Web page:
“Reading them brings me so much joy. At the end of each academic year, I ask my students to write another reflection of the learning they have experienced in my class and in most of their reflections, I even dare to say that in 95 percent of the cases, they write about the guest speaker as one of the highlights of the year in their Spanish class,” said Andueza.

Learning a foreign language is one matter, but fully immersing oneself in the culture of it is another. This immersion is a subject that resonates with Andueza, who believes the best way for students to gain comprehension of the Spanish language is to learn about the people within those countries as well as their cultures. 

“As a teacher of my native language, I am an advocate of teaching the diversity of the culture of the Spanish speaking countries. The guest speakers bring the teaching of the culture of Spanish speaking countries to another level. When Venezuelan musician Eloy Carrero comes to my classes and plays our national instrument the cuatro live, my students experience something different than if you play a video of someone playing the cuatro,” said Andueza.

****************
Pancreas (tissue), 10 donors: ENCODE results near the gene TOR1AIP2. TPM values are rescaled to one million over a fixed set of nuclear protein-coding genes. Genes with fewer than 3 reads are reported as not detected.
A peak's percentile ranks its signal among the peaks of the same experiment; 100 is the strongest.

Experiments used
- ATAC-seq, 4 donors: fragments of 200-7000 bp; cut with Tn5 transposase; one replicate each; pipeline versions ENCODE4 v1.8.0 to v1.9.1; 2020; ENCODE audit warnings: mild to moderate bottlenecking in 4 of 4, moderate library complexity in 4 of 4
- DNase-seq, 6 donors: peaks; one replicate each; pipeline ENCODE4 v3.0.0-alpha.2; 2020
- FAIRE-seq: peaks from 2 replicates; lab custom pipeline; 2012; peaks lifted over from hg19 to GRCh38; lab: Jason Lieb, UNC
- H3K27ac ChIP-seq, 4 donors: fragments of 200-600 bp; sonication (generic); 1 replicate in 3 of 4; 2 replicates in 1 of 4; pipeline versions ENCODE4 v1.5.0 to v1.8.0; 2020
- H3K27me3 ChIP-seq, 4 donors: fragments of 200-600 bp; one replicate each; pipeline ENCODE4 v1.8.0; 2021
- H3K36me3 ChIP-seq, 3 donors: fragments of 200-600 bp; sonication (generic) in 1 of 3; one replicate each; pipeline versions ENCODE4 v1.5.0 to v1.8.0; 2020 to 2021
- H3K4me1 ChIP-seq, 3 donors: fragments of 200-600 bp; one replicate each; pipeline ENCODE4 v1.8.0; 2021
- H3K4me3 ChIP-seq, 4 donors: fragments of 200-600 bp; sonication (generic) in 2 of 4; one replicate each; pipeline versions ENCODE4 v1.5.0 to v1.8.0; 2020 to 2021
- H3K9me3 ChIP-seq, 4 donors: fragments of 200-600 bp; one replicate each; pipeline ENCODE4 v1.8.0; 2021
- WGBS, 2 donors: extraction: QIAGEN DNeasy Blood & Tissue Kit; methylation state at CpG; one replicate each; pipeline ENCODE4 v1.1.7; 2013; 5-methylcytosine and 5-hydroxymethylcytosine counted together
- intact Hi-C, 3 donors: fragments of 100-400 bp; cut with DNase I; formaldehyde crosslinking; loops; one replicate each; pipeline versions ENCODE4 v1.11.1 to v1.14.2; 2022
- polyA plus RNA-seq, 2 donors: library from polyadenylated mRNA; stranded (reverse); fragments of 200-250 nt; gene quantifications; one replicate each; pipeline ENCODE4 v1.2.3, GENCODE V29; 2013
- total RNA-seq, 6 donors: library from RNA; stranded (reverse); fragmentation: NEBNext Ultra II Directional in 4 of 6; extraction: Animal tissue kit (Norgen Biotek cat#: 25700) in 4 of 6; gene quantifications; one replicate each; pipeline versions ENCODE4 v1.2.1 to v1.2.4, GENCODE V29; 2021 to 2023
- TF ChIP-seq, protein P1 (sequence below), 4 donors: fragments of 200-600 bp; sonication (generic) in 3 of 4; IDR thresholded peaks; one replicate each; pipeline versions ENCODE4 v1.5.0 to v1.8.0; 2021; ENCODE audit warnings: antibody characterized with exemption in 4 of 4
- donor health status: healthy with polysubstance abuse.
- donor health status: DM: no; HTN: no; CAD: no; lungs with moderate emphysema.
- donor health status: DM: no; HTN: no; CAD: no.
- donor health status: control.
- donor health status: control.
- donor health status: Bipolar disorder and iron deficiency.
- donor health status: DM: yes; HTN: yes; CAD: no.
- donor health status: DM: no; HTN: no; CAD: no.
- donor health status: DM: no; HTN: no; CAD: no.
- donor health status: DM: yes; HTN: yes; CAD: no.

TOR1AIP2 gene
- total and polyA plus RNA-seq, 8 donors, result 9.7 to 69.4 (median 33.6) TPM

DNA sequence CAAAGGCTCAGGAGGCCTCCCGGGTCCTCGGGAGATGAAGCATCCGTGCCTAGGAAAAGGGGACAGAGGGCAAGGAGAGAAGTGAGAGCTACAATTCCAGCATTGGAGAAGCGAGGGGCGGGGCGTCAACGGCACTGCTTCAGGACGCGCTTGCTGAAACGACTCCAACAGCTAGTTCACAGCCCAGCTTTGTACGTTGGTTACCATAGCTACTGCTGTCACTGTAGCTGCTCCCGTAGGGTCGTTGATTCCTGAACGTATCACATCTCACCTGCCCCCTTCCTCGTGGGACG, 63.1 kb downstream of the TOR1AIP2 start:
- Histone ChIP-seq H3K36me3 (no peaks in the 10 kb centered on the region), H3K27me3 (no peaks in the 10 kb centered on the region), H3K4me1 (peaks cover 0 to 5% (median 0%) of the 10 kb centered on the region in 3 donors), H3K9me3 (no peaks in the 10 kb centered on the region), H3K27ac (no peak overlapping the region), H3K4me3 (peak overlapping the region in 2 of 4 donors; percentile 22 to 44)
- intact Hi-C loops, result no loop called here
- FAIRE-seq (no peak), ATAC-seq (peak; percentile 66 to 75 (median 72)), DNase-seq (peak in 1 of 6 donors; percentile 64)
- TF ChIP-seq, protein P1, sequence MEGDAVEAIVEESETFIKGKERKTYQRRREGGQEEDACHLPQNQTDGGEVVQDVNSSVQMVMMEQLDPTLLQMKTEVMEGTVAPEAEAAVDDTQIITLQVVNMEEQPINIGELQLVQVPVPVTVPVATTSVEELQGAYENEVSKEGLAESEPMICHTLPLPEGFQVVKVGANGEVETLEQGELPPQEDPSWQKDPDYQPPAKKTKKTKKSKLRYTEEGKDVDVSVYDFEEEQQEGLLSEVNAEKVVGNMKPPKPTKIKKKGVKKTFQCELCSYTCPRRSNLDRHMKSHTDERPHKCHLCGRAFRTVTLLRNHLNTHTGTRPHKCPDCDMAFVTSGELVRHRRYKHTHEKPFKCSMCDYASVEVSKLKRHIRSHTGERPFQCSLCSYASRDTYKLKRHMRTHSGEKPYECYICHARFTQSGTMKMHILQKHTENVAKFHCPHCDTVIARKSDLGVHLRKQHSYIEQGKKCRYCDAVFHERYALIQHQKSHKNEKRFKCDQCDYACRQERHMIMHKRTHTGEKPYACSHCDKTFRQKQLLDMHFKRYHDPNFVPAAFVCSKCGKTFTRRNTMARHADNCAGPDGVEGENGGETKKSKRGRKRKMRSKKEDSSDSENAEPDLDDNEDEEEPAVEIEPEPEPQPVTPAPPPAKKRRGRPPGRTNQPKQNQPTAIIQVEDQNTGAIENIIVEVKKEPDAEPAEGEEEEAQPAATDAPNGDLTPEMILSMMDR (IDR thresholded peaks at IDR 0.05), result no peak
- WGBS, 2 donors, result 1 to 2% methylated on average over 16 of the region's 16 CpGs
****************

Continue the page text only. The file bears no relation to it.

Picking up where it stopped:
The practice of inviting guest speakers and incorporating their life experiences into lessons for students is something Andueza recommends to her fellow teachers. 

“I recommend to teachers, who have not had the experience yet, to start thinking about including it in their curriculum. Students love to have guest speakers, it is a breakthrough of the daily routine that they would love and [it] will bring them so much spark to that particular day and to their class in general,” said Andueza.

The conversations students have with Andueza’s special guests in her Spanish classes is a tradition that will last for years. The educating and eye opening effect it produces for her students is the most important factor for Andueza. 

“The guest speakers have definitely enriched the learning experiences of my dear students and my teaching,” said Andueza.